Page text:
|Subject: Papua Shootings: 4 May Be Dead in
'Reprisal' Attack by Indon Security Forces
Australian Associated Press Saturday, January 21, 2006
update: 'Reprisal' Attack Leaves Four Dead
INDONESIAN security forces shot dead four teenagers walking to school in the troubled province of Papua, including a close relative of an activist who fled to Australia this week, an Indonesian human rights group has said.
Indonesian authorities say just one person was shot dead and two others injured. Benny Giay, chairman of the human rights group ELSHAM, told a Sydney newspaper that the students, aged between 13 and 15, were ambushed on their way to school yesterday in what appeared to be an unprovoked attack.
One of the teenagers, Moses Douw, 13, was said to be a close relative of one of the 43 refugees who landed at Cape York on Wednesday in an outrigger that featured a large sign claiming military oppression in Papua.
Yesterday's attack took place at the village of Waghete, which is in a region many of the asylum seekers came from.
A fifth student was injured in the attack and a man was badly beaten, Mr Giay told the Sydney Morning Herald.
Greens Senator Kerry Nettle called for an investigation into the shootings, which she said appeared to be a reprisal for the arrival of the asylum seekers in Australia.
"It is particularly disgusting that it appears the five people shot were school children," she told the Herald.
But Colonel Kertono Wangsadisastra said only one person was killed and another two were injured.
He said the shooting occurred during a clash between police and security forces and a group of more than 100 people outside a police station.
"The civilians got angry and started beating the police and soldiers. Then the shooting occurred," he said.
West Papua National Association spokesman Nick Chesterfield also called the shooting a reprisal attack.
"One of the young boys killed was a relative of someone with the same name, who is on Christmas Island at the moment," he said last night.
"They embarrassed the government, and they have finally brought international attention to the issue of West Papua."
The refugees have been sent to Christmas Island for processing by the Australian government.
Democrats Foreign Affairs spokeswoman Natasha Stott Despoja said she was disturbed by the reports.
"This latest violence highlights the ongoing human rights abuses in that region."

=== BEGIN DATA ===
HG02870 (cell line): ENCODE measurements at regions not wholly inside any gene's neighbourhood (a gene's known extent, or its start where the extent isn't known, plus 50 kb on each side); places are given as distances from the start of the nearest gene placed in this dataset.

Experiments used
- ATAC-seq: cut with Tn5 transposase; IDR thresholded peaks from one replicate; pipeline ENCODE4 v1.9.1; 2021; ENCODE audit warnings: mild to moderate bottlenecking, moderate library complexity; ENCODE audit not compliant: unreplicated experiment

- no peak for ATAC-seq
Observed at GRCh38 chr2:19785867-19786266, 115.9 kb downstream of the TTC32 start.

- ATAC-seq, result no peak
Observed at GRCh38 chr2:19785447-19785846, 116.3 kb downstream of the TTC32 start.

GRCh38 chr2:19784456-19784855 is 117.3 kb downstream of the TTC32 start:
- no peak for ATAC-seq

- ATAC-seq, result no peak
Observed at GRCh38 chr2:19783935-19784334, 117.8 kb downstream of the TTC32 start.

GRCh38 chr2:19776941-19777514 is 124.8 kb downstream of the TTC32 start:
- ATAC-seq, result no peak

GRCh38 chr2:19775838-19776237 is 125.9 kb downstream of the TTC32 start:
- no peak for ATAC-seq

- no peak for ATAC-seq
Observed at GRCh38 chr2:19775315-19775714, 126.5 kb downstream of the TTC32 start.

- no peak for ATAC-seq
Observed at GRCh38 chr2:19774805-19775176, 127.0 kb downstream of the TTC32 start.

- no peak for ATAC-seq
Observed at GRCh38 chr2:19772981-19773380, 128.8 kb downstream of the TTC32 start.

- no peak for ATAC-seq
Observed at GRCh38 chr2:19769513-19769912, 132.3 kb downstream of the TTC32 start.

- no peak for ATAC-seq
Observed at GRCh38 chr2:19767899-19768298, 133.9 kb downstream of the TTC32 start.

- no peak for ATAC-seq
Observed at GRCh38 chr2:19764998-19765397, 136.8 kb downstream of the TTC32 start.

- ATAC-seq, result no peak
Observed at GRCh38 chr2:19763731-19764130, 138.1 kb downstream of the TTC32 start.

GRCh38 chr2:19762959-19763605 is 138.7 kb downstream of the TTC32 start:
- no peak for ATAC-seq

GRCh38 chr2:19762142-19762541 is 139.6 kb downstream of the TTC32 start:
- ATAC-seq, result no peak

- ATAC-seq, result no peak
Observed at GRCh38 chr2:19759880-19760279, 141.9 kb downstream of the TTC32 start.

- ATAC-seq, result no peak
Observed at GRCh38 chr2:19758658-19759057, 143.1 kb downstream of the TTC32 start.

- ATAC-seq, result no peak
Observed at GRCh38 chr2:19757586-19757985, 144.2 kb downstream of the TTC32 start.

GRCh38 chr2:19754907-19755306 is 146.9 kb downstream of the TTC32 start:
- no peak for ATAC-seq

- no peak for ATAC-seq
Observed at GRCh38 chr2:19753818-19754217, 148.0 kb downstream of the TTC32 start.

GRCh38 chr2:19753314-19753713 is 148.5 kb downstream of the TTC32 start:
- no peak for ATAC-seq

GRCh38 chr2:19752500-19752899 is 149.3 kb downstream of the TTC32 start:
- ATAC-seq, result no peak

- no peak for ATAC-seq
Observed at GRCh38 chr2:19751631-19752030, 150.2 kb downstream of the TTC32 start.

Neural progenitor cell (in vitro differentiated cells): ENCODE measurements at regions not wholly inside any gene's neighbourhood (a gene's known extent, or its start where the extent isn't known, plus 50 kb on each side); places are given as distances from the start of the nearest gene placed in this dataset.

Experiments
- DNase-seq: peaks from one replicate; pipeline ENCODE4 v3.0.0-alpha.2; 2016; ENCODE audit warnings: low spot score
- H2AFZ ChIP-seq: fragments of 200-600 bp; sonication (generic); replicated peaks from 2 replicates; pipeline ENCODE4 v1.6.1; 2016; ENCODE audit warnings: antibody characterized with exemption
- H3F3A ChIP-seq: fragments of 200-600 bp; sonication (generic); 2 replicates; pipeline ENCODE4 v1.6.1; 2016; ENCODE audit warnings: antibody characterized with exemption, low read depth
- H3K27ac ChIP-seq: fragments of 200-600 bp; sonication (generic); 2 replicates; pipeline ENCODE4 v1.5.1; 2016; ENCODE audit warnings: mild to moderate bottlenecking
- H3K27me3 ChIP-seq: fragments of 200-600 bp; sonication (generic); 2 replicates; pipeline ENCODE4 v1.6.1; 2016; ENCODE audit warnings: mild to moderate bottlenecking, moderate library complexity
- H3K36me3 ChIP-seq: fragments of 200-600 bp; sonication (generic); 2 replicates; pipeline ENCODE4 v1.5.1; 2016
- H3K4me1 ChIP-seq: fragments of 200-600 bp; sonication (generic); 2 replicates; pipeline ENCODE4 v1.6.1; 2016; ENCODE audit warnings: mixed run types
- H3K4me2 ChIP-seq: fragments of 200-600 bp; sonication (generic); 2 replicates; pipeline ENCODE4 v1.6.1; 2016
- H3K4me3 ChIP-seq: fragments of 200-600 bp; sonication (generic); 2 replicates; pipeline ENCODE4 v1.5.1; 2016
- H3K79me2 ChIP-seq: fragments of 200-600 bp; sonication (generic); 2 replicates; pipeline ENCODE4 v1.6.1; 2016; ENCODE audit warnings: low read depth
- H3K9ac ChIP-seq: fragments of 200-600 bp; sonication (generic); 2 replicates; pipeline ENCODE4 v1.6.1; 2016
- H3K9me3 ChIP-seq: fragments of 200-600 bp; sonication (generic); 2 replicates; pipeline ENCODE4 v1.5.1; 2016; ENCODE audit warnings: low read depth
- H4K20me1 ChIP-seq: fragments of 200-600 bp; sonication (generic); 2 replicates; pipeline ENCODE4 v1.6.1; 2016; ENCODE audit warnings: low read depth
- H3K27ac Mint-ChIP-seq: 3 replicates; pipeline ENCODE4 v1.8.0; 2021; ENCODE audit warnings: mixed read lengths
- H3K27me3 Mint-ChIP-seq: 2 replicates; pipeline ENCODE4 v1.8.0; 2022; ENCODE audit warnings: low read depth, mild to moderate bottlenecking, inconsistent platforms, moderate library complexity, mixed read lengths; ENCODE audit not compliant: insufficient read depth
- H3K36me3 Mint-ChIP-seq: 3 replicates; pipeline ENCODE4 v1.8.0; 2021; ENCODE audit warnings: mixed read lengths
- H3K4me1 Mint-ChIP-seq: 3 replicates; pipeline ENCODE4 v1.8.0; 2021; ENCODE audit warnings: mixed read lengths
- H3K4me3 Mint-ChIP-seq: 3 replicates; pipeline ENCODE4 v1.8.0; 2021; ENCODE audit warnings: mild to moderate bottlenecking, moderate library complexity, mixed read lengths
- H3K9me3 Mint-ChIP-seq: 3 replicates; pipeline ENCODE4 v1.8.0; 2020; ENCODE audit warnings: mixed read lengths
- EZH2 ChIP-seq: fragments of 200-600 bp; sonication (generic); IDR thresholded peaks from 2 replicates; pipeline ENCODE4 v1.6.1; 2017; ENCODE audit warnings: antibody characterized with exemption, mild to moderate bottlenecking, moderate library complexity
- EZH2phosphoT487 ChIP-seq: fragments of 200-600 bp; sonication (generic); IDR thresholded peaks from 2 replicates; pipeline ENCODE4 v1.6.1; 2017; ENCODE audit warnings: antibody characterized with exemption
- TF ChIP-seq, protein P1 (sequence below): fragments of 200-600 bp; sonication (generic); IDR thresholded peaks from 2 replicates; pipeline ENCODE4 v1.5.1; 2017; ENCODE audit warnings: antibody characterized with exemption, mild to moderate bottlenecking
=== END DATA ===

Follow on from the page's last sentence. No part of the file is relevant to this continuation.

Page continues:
She said the Howard government must play a role in ensuring the safety of the asylum seekers and "those in West Papua fearing for their lives".
Australia sends Papuan refugees to distant island detention camp
SYDNEY, Jan. 20 (AFP) - Australian authorities flew a group of refugees from Indonesia's troubled province of West Papua to a remote Indian Ocean island detention center, sparking protests by refugee rights advocates.
The 43 Papuans, who reportedly include prominent pro-independence activists and their families, arrived on the northern coast of mainland Australia on Wednesday aboard an outrigger canoe in an apparent bid for asylum.
The political nature of their flight from Indonesia was highlighted by a banner strung on their canoe that accused Indonesia of "genocide" in West Papua, a former Dutch colony that Indonesia took over in the 1960s.
The incident threatened to upset delicate Australian-Indonesia relations at a time when the two countries are negotiating a new security treaty that is expected to include a pledge by Canberra not to interfere in provinces like Papua.
After carrying out initial health checks on the Papuans in a town on northern Australia's remote Cape York Thursday, Australian authorities flew the group aboard an air force transport plane overnight to Christmas Island, an Australian territory in the Indian Ocean, the immigration department said.
"The men in the group will be accommodated at the Phosphate Hill Detention Centre, while the women and children will be placed in staff housing," department spokeswoman Sandi Longan said.
Human rights groups and the opposition Labor Party criticised the decision to move the asylum seekers to Christmas Island rather than process their asylum claim on the mainland.
"I don't understand when there's excess capacity at mainland detention centers, why there's a need to take these asylum seekers as far away as possible from the best legal teams," said Tony Burke, immigration spokesman for the Labor Party.
"By all accounts, we're yet to see any argument why these individuals would not be found to be genuine asylum seekers, I can't see why Christmas Island's appropriate in this case," he said.
Australian media reports said Indonesian officials were allowed to meet with the Papuans before they were moved to Christmas Island, but no details of the encounter were made public.
A spokesman for the Indonesian embassy in Canberra earlier said any claim for asylum by the group would be "baseless".
But a foreign ministry spokesman in Jakarta told AFP Thursday that Indonesia was remaining open minded about the incident and wanted to "manage this case well".
Indonesia won sovereignty over Papua, which was then called West Irian, in 1969 after the UN allowed an integration referendum with a public show of hands by a few hundred hand-picked tribal leaders.
The vote was labelled a sham by critics.
Poorly organised separatists have since been fighting a sporadic and ill-armed guerrilla war, amid charges by international human rights groups of widespread abuses by Indonesian military forces.